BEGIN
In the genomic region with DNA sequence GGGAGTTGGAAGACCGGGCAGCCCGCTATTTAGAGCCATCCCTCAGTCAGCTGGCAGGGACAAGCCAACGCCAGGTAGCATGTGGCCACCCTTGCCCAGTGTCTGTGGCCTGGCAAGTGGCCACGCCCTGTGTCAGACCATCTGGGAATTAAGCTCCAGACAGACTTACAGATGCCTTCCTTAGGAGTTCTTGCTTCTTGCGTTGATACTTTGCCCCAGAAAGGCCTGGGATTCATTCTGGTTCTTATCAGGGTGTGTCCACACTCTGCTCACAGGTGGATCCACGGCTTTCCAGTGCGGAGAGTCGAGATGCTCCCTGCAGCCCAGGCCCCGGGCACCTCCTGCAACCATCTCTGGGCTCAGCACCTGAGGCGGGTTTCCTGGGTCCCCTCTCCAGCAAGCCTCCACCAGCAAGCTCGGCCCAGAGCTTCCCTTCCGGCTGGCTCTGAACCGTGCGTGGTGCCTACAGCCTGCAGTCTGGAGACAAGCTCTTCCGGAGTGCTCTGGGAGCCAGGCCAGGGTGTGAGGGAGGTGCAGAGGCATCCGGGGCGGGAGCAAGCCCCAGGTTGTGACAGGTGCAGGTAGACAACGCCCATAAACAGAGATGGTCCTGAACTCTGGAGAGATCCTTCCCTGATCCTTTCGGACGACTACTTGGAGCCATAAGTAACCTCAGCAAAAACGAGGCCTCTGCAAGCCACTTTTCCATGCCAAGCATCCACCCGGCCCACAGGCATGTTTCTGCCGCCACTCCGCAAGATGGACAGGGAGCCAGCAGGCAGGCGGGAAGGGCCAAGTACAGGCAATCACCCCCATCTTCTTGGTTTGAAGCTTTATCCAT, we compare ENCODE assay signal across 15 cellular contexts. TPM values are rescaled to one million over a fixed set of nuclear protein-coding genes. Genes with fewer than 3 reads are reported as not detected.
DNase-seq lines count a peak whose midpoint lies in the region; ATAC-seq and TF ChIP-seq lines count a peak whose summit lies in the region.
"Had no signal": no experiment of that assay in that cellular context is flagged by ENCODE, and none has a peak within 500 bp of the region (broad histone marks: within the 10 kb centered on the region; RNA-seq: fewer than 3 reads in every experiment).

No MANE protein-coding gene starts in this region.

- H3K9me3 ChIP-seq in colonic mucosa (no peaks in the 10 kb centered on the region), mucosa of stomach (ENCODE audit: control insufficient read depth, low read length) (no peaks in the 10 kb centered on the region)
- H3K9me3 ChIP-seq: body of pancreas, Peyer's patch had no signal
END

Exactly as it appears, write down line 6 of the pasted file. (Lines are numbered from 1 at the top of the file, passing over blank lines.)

- H3K9me3 ChIP-seq: body of pancreas, Peyer's patch had no signal